ShareThis Page

Hampton grounds high-flying Knoch

Bill Beckner Jr.
| Friday, Sept. 28, 2012, 11:04 p.m.
Hampton's Jon Nigro (No. 1) throws a pass against Knoch during their game at Hampton High School on Friday, Sept. 28, 2012.
Jason Bridge  |  Valley News Dispatch
Valley News Dispatch
Hampton's Jon Nigro (No. 1) throws a pass against Knoch during their game at Hampton High School on Friday, Sept. 28, 2012. Jason Bridge | Valley News Dispatch

Knoch football coach Mike King thinks his program may have gotten spoiled with the runaway wins and highlight-reel plays that have become customary for the Knights.

But King and his team learned a tough lesson Friday night: They aren't all that easy.

The No. 7-ranked Knights committed three turnovers, including a pair of costly interceptions, and never found a rhythm in the running game, as they were upset, 20-17, by No. 10 Hampton in a Greater Allegheny Conference game at Fridley Field.

“Just because you're winning by 30 points doesn't mean teams are going to lay down for you,” King said. “You don't learn a whole lot from blowouts. We need to learn how to adjust in games like this. We have to refocus.”

Knoch (4-1 3-1) has averaged at least 34 points per game across the past two-plus seasons. Two years ago, they put up 52.5 points per game heading into a Week 5 showdown at Hampton. They eked that one out, 17-14.

King said Hampton is a tough place to play, calling games there an anomaly.

“Not sure what it is,” King said.

Hampton (4-1, 3-1) was prepared for Knoch's big-play running back, senior Ben Tackett. The Talbots held the speedster to 5 yards in the first half on eight carries.

Tackett, who came in with 550 yards and 11 touchdowns, was held to 65 yards and no scores on 18 carries.

“Teams in Class AAA are well-coached,” King said. “We can't just give the ball to Ben Tackett or Mike Cunningham every time. If you become one-dimensional, teams will figure you out.”

Hampton coach Jacque DeMatteo was pleased to see his team keep its poise.

“We haven't been in a slugfest match like that in a while,” DeMatteo said. “We talked about it all week. All you can ask is that we go blow-to-blow with them. Our kids did that. This was a team effort.”

With the run game somewhat stalled, Knoch turned to the pass. Dakota Bruggeman completed 6 of 17 passes for 139 yards and two touchdowns. But Hampton's Jon Nigro was more effective, as he went 10 of 24 for 144 yards and the game-winning score.

The backbreaker for Knoch was a 40-yard scoring strike from Nigro to 6-foot-5 Collin Luther on a fade pattern to put the Talbots up 20-17 with 3:15 to play.

“We saw a coverage we liked, and our offensive coordinator made a great call,” DeMatteo said. “Nigro played a great game.”

Bruggeman threw 14 times before halftime with an interception. Hampton turned the pick into points, as Frank Bello, who had the interception, scored on a 1-yard run for a 7-0 lead.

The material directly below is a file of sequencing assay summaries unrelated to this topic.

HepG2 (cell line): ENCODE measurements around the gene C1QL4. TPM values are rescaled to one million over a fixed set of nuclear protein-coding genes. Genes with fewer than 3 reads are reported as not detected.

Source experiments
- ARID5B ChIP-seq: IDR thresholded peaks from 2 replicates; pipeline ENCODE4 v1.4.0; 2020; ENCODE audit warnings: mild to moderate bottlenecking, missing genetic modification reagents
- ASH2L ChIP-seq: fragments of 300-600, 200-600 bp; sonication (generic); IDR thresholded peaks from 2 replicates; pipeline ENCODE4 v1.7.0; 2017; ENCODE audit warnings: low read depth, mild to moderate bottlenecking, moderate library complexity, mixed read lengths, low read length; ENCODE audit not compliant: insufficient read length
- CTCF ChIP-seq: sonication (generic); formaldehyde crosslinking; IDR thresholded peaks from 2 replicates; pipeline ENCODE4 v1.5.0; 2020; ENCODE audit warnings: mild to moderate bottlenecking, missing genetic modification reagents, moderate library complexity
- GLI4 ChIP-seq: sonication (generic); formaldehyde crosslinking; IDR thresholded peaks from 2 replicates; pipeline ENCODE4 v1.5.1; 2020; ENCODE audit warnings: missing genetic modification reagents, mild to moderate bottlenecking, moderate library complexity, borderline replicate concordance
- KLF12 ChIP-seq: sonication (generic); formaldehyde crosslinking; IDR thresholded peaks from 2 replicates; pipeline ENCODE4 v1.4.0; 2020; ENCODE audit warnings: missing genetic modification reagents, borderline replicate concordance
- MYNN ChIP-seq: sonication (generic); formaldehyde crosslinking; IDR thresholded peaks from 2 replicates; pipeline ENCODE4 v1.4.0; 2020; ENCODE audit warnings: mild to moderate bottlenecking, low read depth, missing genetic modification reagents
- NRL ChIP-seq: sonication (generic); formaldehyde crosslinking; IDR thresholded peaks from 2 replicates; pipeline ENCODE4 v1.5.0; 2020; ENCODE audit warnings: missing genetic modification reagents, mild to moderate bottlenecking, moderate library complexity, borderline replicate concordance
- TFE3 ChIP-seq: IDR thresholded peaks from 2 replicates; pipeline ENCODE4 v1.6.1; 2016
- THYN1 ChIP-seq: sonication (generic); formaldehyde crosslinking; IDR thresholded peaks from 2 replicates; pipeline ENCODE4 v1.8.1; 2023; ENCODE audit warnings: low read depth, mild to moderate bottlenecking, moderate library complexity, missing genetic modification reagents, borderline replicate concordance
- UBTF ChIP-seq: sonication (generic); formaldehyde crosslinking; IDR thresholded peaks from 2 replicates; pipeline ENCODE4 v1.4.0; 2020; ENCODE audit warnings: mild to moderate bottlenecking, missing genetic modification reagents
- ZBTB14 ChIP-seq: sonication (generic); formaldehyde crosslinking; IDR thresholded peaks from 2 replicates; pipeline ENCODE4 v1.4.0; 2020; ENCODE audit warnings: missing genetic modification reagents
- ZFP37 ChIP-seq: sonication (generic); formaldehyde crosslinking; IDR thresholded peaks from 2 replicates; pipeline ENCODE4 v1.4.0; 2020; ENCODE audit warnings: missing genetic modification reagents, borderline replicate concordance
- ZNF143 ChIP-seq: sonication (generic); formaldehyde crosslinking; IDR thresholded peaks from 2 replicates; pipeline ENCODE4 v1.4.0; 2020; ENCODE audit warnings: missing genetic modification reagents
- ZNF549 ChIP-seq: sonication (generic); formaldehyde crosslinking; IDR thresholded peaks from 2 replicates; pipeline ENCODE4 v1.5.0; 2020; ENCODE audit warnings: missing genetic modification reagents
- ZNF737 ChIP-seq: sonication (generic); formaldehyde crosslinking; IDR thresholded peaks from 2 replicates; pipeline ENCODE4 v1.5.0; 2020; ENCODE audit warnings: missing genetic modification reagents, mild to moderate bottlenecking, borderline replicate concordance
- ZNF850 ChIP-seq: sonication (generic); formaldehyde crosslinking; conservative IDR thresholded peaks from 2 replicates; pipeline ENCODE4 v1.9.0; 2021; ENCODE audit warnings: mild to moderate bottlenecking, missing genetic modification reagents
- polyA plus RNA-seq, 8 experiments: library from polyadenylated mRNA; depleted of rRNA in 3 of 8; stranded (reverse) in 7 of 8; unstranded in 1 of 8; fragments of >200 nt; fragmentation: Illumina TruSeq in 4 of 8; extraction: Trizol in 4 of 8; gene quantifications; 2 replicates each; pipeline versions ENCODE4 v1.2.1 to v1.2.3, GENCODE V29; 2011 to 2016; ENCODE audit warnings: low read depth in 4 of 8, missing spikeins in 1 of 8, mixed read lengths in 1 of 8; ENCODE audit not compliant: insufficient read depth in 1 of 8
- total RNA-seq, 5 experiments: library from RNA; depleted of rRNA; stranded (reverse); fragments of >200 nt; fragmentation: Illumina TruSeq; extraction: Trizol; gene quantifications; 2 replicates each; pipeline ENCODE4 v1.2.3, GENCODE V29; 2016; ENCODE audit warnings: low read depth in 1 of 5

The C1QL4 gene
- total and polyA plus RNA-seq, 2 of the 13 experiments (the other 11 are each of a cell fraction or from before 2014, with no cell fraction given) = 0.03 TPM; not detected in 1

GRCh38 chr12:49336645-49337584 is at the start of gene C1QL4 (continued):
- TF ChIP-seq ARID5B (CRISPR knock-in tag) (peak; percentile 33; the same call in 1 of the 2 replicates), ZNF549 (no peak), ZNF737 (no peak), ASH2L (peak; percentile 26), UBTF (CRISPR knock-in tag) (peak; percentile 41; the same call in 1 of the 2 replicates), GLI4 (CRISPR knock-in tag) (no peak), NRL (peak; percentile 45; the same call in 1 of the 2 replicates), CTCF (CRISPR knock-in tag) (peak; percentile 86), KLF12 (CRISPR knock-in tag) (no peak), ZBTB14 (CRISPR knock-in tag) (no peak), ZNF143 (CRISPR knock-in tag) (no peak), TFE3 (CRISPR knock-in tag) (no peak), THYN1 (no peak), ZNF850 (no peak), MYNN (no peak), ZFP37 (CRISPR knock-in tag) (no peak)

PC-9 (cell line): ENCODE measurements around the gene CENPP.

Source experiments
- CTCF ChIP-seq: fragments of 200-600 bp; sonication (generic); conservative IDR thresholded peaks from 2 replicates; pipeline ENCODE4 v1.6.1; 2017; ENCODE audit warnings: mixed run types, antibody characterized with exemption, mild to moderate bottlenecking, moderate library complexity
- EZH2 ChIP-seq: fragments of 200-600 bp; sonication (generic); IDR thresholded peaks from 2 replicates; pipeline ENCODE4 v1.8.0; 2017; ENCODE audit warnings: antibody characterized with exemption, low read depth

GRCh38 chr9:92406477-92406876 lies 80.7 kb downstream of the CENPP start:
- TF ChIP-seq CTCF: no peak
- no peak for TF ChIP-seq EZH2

Bruggeman bounced back, finding tight end Luke Kroneberg for a 34-yard touchdown just before the half on 4th-and-3 to make it 10-7. Cunningham broke free for a 45-yard gain into Hampton territory to set up the score.

Knoch's most productive drive of the first half, which lasted 11 plays, included 21- and 23-yard pass plays from Bruggeman to Adam Albert and Tackett.

But the Knights settled on a 25-yard field goal by Luke Tupper.

“We have to be happy sometimes with the 4- or 5-yard play,” King said. “You're not always going to get those splash plays.”

Another interception, by Zac Gonzales, hurt Knoch early in the fourth. Bello converted again on another 1-yard touchdown, bouncing to the outside to make it 14-10.

Knoch responded quickly, as Bruggeman found Cunningham for a 36-yard scoring pass, with Cunningham pinballing off a nice block from Kaleb Dietz for a 17-14 Knoch lead.

But Hampton wouldn't go away, despite an interception of a Ryan Luther pass by Knoch's Albert with 6:55 left.

Bill Beckner Jr. is a staff writer for Trib Total Media. He can be reached at or 724-226-2689.

TribLIVE commenting policy

You are solely responsible for your comments and by using you agree to our Terms of Service.

We moderate comments. Our goal is to provide substantive commentary for a general readership. By screening submissions, we provide a space where readers can share intelligent and informed commentary that enhances the quality of our news and information.

While most comments will be posted if they are on-topic and not abusive, moderating decisions are subjective. We will make them as carefully and consistently as we can. Because of the volume of reader comments, we cannot review individual moderation decisions with readers.

We value thoughtful comments representing a range of views that make their point quickly and politely. We make an effort to protect discussions from repeated comments either by the same reader or different readers

We follow the same standards for taste as the daily newspaper. A few things we won't tolerate: personal attacks, obscenity, vulgarity, profanity (including expletives and letters followed by dashes), commercial promotion, impersonations, incoherence, proselytizing and SHOUTING. Don't include URLs to Web sites.

We do not edit comments. They are either approved or deleted. We reserve the right to edit a comment that is quoted or excerpted in an article. In this case, we may fix spelling and punctuation.

We welcome strong opinions and criticism of our work, but we don't want comments to become bogged down with discussions of our policies and we will moderate accordingly.

We appreciate it when readers and people quoted in articles or blog posts point out errors of fact or emphasis and will investigate all assertions. But these suggestions should be sent via e-mail. To avoid distracting other readers, we won't publish comments that suggest a correction. Instead, corrections will be made in a blog post or in an article.